(more) secure filesystem permissions

Discussion in 'all things UNIX' started by Gullible Jones, Nov 29, 2012.

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  1. I've noticed that default filesystem permissions for a lot of distros seem a little lax. I'm wondering what changes might be of use, especially for preventing information gathering and privilege escalation on multiuser setups.


    /boot - Default permissions are drwxr-xr-x. Why is anyone other than root allowed to read stuff in there? The kernel config file could reveal potential vulnerabilities, no?

    /lib/modules, /lib/firmware - Likewise, if using a custom kernel or third-party firmware.

    /var/log - Likewise, unless someone needs to read logs from a limited account (which should probably be handled with groups I guess).

    I'm also kind kind of curious about ways of hardening virtual filesystems like /proc and /sys. It would be nice if limited users could be denied read access to process entries owned by root, or by other limited users... Or something along those lines. Assuming such things are possible without crippling the system anyway.

    BTW I do realize this stuff is not so useful on a desktop, where you're owned as soon as someone gains control of Firefox... Just interested in the limits of discretionary access control.

    Edit: also - does anyone know some way to prevent package managers from clobbering directory permissions? Because I could see that getting real annoying real fast.
  2. linuxforall

    linuxforall Registered Member

    Feb 6, 2010
  3. Thanks, though that is something completely different... Probably more appropriate for a multiuser environment though. :)
  4. Mrkvonic

    Mrkvonic Linux Systems Expert

    May 9, 2005
    As soon as someone gains control of ... who/when/how. Are we gonna do sci-fi again?
    The permissions are as they are because that's how they are meant to be.
    Reading the kernel config does not reveal potential vulnerabilities, at all.
    The operating system is MORE than just paranoid security.
    People actually USE their systems for something.

  5. BrandiCandi

    BrandiCandi Guest

    If I were an attacker there are tons of better ways to gain details on your vulnerabilities. That's what nessus is for, and all that requires is knowing your IP. Plus if he's reading these files then he's already on your system and you're already owned. Here's my take on this: you're trying to manage an attacker once he's already on your system. I think the time would be better spent to prevent him from getting on the system in the first place. There are tons of security tools/toys/options to make it really incredibly annoying for an attacker. Once an attacker gets on your system and you discover it, you're going to reinstall anyway, right? Would you trust that he didn't fully escalate his privileges or hide some nasty package?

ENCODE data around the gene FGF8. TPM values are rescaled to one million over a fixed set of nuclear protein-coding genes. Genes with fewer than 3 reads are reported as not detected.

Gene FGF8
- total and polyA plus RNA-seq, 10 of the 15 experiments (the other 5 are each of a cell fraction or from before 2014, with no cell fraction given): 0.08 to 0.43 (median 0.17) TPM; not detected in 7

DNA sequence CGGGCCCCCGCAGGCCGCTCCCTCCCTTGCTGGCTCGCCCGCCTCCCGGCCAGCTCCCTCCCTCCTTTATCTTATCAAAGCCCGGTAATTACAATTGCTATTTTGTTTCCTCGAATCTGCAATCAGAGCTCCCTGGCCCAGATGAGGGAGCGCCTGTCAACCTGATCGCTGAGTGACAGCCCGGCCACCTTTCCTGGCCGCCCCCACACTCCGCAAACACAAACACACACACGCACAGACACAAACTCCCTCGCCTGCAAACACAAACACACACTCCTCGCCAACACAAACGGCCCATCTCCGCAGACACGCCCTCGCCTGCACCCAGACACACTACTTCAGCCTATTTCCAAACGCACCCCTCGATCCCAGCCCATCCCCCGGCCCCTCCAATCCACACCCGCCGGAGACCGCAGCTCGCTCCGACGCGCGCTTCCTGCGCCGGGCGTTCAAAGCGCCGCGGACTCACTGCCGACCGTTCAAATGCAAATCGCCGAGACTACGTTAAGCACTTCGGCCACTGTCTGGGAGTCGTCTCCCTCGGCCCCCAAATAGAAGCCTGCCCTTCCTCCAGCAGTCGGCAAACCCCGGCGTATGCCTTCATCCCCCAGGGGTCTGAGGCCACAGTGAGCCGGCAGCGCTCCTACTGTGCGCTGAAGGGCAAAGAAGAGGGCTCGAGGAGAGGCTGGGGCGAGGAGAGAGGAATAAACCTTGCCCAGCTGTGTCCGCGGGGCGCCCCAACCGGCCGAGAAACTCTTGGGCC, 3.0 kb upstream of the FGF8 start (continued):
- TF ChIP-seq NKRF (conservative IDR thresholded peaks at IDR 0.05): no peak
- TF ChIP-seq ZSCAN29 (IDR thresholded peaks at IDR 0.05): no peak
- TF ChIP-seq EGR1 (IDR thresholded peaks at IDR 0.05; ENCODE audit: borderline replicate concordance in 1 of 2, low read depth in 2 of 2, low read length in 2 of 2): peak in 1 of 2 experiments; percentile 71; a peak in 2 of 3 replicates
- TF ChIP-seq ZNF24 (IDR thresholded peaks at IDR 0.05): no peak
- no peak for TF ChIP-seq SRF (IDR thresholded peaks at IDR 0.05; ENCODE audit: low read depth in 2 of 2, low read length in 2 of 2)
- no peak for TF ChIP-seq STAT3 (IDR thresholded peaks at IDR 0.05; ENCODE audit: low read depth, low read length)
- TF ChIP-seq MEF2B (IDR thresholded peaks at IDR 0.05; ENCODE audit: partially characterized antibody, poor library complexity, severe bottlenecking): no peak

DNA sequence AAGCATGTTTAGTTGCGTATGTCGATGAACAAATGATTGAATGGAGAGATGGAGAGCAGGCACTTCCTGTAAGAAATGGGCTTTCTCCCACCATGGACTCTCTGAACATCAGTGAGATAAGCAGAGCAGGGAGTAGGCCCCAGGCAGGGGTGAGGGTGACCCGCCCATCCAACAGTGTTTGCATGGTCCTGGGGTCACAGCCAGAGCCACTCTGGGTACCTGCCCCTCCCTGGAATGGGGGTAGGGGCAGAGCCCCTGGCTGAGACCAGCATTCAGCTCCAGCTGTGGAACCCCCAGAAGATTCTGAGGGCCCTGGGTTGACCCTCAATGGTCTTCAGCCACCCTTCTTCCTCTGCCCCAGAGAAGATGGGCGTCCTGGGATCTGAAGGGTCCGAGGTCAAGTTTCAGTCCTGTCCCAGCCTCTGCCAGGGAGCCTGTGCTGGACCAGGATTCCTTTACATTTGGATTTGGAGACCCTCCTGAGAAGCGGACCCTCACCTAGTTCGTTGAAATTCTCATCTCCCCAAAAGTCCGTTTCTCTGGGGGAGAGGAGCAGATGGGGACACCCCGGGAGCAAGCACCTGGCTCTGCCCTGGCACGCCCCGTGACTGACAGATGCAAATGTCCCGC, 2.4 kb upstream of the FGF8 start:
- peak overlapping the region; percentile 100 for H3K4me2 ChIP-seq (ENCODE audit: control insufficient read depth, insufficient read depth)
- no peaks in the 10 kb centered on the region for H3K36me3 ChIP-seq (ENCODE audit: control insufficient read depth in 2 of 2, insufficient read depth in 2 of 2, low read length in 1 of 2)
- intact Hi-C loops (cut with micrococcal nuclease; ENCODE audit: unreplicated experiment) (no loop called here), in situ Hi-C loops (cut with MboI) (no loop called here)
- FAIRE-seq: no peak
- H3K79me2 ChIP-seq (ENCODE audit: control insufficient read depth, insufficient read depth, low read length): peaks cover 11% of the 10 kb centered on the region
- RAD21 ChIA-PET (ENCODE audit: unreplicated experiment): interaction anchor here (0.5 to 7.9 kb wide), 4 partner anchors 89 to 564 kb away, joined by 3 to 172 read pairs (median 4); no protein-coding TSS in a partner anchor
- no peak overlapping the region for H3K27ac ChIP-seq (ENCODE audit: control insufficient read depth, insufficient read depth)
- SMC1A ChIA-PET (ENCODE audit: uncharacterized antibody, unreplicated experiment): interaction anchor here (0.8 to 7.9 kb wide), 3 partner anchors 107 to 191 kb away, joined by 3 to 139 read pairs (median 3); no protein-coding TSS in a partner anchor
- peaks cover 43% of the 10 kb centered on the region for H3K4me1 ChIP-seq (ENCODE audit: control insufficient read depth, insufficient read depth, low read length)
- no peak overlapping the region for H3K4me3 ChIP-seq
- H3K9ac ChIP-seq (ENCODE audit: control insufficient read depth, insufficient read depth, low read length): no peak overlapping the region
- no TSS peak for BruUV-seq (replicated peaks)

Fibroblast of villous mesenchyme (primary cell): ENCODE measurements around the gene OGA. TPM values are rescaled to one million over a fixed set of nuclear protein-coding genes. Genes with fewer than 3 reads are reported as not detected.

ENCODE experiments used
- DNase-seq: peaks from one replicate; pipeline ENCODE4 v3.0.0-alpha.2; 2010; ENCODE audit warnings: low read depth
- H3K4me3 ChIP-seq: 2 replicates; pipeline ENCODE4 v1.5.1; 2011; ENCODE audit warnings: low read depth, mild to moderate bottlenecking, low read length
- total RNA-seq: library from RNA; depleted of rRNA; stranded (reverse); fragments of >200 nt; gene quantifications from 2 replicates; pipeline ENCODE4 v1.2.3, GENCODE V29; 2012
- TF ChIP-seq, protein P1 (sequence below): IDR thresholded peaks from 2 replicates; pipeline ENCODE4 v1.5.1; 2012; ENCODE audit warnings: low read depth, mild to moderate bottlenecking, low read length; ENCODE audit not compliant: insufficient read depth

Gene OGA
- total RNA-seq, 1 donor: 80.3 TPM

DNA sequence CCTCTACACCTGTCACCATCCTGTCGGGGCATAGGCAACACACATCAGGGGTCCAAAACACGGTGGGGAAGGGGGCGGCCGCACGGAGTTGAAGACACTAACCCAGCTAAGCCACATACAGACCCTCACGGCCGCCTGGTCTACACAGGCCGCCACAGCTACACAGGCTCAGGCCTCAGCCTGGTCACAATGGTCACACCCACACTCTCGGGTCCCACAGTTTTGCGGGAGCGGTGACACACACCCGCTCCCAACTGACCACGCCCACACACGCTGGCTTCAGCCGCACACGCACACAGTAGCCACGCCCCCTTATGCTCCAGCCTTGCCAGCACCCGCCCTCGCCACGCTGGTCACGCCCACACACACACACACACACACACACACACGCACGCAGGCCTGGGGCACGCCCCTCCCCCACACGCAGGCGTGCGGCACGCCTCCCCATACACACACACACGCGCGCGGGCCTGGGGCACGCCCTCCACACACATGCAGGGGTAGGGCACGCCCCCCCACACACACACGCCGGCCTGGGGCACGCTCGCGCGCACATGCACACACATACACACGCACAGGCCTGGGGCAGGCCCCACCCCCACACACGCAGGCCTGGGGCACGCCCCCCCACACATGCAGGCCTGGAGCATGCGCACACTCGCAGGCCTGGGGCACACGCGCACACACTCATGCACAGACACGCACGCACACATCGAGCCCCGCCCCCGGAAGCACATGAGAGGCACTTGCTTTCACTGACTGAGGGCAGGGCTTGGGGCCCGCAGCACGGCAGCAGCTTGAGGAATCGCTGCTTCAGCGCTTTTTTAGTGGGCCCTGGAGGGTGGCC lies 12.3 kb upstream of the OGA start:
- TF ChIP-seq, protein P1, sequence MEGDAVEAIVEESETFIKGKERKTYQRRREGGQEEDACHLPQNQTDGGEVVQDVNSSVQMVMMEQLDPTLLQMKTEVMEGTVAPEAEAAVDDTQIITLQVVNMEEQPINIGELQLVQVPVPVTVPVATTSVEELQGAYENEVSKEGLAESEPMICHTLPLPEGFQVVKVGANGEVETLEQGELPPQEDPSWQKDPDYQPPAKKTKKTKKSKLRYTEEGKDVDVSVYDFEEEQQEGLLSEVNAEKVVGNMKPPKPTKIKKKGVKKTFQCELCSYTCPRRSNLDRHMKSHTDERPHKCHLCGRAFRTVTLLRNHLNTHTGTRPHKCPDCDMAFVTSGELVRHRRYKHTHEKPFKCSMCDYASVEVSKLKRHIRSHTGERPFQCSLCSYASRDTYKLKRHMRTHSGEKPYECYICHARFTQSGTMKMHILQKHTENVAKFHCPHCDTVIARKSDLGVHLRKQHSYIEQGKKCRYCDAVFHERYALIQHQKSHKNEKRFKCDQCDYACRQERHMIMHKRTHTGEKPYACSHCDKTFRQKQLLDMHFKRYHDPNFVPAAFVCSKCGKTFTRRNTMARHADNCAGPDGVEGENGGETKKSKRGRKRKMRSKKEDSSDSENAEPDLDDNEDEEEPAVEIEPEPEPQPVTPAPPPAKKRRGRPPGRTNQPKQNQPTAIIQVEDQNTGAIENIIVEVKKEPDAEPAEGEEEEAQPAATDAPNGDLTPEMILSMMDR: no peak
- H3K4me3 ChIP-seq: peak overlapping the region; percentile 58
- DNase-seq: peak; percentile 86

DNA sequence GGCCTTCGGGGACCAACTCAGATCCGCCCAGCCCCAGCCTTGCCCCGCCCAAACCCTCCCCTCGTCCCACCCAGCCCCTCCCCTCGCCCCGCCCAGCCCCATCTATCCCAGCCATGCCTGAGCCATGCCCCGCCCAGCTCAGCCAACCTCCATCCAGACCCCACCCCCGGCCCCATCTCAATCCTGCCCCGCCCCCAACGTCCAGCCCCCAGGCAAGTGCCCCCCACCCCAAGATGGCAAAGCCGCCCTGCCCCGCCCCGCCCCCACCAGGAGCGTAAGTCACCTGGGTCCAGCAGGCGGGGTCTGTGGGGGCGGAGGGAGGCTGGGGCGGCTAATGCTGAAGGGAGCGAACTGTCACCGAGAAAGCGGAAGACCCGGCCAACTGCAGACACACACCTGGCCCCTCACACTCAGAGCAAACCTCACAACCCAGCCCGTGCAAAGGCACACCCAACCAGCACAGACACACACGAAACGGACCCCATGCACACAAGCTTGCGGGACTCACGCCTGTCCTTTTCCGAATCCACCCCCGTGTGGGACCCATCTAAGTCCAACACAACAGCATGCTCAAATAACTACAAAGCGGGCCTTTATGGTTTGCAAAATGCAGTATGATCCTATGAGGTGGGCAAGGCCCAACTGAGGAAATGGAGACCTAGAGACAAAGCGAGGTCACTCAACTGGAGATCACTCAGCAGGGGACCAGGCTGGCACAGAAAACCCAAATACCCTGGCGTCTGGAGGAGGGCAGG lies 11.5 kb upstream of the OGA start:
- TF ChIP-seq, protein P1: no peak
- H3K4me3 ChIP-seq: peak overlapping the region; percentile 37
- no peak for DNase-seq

I don't see the problem with allowing non-root to read the logs if they can't change them. The Ubuntu Guest account doesn't have access to read the logs, but the sudo user does. I'm sure other distros handle it similarly.
  6. Hungry Man

    Hungry Man Registered Member

    May 11, 2011
    Not sure why they're allowed to read /boot, but I assume there's a legitimate reason. Have you tried restricting it?

    Yes, you'd still want to reformat. But creating strong local security is still important. An attackers goals may require root, they may require some new permissions, etc. When a program is compromised we can assume all programs and information of that UID are compromised, but I don't think we need to assume they got root unless there's a reason to. We can take the extra cautious steps to reformat etc. but idk, there's still reason to protect against local attacks imo.
  7. EncryptedBytes

    EncryptedBytes Registered Member

    Feb 20, 2011
    For desktop environments I'd agree to a point. People use their systems for many different purposes/functions and its very easy to limit directories/ remove unnecessary accounts/services/packages, and lock down a system more than how it is bundled and still use the system effectively with no issues. Leaving a system/services as is from install is foolish if its going to be doing something other than a home user's personal feet warmer and public facing.

    Good auditing rules and utilizing integrity tools such as AIDE (freeware version of Tripwire) can really help determine what was compromised if anything.

    [edit] For Gullible Jones, while these are more so for RHEL/CentOS servers the following guide can assist you as a starting point of where to harden your desktop/server and applications:

    1. (- http://iase.disa.mil/stigs/os/unix/red_hat.html - )
    2. ( - http://iase.disa.mil/stigs/app_security/browser_guidance/browser_guidance.html - )
    Last edited: Dec 8, 2012
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